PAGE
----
The value of homes owned by minorities also tended to be less stable. While prices in white neighborhoods have largely recovered from the economic downturn of 2008, home prices in predominantly black and Hispanic neighborhoods remain well below peak levels.

“It’s clear that the housing playing field remains strikingly unequal in this country,” Zillow Chief Economist Stan Humphries said in a statement.

MONEY mortgages

The Case for Refinancing Your Mortgage—Now

houses with the number 7.3 in them
Adam Voorhes If you're one of the 7.3 million homeowners who could benefit from a refinance, now might be your best chance for a while.

After falling through the first weeks of the new year, mortgage rates are starting to tick up.

At its meeting last week, the Fed did as expected and said it would hold interest rates steady in the near term. While the announcement did little to calm skittish markets, the news could spell opportunity for another group: homeowners who might benefit from a mortgage refinance.

As of the end of last week, the average rate for a 30-year fixed mortgage stood at 3.8%, down from 4.39% a year ago and close to the 19-month low set in mid-January. After falling through the first weeks of the new year, rates are starting to tick up. If you are one of the more than 7 million borrowers identified by mortgage analytics firm Black Knight Financial Services—folks paying over 4.5% and with good credit and at least 20% equity—now could be time to refinance.

It’s worth considering if you think you can shave off a half-point or more. Here’s how to get started:

Go local. Start by calling your existing lender, which already has all of your information and may be willing to cut you a deal on fees (expect to pay up to 2% of the principal). But don’t stop there: Compare that offer to same-day quotes from at least two other lenders, including a credit union, says Bankrate’s Greg McBride.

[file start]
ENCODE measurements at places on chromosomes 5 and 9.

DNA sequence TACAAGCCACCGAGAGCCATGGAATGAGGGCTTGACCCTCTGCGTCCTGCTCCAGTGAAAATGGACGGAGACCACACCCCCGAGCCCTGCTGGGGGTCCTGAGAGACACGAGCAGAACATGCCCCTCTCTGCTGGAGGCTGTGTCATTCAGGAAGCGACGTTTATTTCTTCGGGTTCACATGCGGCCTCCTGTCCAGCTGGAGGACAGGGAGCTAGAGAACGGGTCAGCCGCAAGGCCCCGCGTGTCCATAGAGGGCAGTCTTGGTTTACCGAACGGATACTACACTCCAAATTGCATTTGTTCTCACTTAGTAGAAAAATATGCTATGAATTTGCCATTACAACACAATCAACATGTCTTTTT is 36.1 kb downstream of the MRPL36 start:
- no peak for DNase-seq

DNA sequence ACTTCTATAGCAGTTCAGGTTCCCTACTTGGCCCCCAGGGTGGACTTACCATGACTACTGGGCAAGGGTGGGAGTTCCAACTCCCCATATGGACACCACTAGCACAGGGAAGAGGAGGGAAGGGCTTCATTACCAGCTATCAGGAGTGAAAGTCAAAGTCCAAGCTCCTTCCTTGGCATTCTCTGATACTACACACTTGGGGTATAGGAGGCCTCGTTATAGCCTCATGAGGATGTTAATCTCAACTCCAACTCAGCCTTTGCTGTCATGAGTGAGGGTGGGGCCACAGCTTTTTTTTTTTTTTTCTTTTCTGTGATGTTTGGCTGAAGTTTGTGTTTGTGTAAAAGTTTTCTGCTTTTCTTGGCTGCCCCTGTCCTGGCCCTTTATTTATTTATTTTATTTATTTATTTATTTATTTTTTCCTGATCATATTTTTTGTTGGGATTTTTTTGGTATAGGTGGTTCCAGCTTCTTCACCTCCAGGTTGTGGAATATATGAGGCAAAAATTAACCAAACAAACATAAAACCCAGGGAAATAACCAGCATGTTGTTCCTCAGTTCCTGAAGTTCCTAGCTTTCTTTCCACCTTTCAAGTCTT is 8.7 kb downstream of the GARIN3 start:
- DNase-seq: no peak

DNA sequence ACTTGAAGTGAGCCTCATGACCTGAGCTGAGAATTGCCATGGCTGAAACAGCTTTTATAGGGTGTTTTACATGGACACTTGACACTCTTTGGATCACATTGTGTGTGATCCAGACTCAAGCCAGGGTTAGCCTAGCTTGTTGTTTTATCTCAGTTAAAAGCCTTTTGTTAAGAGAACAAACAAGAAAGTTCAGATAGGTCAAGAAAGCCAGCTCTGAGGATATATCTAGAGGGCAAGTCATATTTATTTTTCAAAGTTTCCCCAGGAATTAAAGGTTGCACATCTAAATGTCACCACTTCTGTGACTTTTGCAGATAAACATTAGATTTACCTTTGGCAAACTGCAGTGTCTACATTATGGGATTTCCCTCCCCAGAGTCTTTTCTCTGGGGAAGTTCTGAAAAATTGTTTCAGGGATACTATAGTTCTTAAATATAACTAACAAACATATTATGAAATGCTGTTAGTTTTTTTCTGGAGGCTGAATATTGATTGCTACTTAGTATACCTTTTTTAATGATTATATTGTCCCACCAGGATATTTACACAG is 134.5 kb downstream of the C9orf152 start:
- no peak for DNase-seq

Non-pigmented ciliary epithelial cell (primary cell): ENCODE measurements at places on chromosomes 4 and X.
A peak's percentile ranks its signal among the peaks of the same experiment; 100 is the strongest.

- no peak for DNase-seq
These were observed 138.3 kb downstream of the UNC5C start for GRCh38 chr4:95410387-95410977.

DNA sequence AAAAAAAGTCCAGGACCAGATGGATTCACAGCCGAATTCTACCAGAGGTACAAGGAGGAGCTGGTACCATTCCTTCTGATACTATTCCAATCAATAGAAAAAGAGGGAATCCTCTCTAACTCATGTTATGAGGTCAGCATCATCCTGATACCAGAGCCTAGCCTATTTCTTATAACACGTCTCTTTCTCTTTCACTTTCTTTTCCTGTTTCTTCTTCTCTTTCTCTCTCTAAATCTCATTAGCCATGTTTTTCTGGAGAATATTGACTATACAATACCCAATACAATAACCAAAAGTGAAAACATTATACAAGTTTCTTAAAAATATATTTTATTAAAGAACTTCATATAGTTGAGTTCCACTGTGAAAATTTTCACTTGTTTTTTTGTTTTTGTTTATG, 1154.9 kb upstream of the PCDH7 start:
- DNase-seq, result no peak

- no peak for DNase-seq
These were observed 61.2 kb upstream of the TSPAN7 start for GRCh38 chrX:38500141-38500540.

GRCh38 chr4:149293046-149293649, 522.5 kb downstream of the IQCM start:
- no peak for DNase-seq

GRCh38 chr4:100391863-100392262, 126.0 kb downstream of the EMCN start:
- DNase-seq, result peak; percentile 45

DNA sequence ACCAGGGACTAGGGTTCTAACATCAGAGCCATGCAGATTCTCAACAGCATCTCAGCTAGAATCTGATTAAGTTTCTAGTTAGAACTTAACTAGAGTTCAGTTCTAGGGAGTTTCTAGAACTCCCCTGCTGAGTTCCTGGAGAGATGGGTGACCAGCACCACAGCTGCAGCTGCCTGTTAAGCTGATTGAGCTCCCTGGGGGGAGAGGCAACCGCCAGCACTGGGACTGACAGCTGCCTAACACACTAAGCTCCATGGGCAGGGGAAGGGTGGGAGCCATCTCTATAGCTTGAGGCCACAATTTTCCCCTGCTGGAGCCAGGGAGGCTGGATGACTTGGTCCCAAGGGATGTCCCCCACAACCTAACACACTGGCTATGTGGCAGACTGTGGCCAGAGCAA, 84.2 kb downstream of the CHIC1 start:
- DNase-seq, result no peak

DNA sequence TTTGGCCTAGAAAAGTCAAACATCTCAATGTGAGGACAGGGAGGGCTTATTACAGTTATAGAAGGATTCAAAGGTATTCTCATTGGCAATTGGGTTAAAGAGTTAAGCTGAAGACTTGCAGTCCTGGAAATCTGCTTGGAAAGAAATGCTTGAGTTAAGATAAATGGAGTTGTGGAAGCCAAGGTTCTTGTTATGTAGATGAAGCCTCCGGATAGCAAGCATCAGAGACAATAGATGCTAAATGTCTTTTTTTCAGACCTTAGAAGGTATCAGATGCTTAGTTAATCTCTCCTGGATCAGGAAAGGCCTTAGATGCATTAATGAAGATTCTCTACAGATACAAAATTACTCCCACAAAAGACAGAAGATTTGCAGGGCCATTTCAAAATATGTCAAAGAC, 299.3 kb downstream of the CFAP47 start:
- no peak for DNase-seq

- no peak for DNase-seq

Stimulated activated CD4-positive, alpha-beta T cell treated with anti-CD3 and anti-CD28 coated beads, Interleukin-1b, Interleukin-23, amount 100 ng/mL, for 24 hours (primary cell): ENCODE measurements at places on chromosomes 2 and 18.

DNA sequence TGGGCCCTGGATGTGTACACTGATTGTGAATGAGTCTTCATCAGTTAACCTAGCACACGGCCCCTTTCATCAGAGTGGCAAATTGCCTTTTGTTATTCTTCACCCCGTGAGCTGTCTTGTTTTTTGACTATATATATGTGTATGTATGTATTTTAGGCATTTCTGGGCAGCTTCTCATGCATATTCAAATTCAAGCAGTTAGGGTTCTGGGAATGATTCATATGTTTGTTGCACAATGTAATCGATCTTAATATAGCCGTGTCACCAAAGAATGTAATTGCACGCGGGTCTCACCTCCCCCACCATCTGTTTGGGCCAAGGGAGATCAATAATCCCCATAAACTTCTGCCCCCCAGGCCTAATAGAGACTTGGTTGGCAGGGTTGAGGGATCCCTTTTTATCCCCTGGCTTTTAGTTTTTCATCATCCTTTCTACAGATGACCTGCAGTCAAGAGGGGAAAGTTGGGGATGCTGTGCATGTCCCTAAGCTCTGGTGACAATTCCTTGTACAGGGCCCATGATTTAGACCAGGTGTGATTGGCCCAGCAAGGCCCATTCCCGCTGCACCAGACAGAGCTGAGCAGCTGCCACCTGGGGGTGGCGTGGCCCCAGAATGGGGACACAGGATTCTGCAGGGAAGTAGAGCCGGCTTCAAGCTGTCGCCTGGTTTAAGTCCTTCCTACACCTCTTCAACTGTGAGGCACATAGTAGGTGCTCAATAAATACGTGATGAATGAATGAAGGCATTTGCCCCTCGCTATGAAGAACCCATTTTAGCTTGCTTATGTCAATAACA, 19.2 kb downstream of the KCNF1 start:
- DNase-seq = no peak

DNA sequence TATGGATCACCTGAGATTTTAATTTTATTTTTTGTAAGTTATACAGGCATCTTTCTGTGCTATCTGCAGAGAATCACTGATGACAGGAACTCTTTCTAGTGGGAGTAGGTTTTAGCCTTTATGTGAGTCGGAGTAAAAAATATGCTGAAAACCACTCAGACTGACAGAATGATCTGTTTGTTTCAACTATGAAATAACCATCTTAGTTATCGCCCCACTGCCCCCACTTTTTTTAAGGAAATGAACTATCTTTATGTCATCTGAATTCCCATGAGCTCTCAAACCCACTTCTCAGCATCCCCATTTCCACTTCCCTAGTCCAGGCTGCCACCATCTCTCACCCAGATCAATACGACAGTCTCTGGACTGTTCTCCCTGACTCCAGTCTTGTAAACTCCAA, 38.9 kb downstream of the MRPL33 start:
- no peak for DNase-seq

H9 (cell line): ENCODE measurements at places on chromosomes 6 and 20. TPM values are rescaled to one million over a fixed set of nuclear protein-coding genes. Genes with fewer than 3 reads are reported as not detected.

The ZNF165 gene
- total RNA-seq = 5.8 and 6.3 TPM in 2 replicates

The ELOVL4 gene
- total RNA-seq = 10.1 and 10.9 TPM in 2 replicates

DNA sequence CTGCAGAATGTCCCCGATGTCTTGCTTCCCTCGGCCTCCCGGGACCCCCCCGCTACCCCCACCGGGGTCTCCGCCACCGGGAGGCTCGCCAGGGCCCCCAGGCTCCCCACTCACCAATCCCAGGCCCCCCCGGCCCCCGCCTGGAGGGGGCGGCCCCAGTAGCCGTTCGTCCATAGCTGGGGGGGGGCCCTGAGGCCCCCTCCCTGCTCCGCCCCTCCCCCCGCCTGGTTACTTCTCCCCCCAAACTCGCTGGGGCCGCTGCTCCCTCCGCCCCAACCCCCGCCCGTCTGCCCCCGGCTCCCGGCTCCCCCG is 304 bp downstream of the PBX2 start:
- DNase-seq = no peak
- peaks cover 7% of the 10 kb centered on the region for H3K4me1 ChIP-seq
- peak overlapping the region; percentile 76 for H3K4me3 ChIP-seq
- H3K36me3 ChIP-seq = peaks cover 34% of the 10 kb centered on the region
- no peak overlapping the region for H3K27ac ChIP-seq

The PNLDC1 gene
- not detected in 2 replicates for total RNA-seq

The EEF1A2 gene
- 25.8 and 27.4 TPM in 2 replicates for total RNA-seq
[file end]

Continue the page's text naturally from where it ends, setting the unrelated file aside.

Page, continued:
Think big picture. Even if you’ll be in the house long enough to break even on refinancing fees, don’t forget about the total cost of the loan. For instance, say you’re 10 years into a $200,000, 30-year mortgage at 5.7%. Refinancing into another 30-year loan at 3.8% will save you $390 per month, but you’ll essentially break even on the total cost—and you’ve added a another decade of payments. (Try an online refinancing calculator to see how much you might save.)

Shorten up. For the best deal over the long term, trim the length of your loan. The rates for a 15-year fixed dropped to 3.1% in mid-January, so refinancing that same 30-year mortgage into a 15-year fixed loan will have little effect on your monthly payments, but will save you a whopping $69,000 by the end of the term. If you can’t stretch that far, run the numbers for a 20- or 25-year fixed at the new rate. Alternately, refinance for 30 years and use your monthly savings to prepay your mortgage, suggests HSH’s Keith Gumbinger: “That could accomplish what you want, and if things get a little pinched you don’t have to send in the prepayment.”

Read more about mortgages:
How do I get the best rate on a mortgage?
What mortgage is right for me?

MONEY Financial Planning

The Most Important Money Mistakes to Avoid

iStock

Smart people do silly things with money all the time, but some mistakes can be much worse than others.

We asked three of our experts what they consider to be the top money mistake to avoid, and here’s what they had to say.

Dan Caplinger
The most pernicious financial trap that millions of Americans fall into is getting into too much debt. Unfortunately, it’s easy to get exposed to debt at an early age, especially as the rise of student loans has made taking on debt a necessity for many students seeking a college education.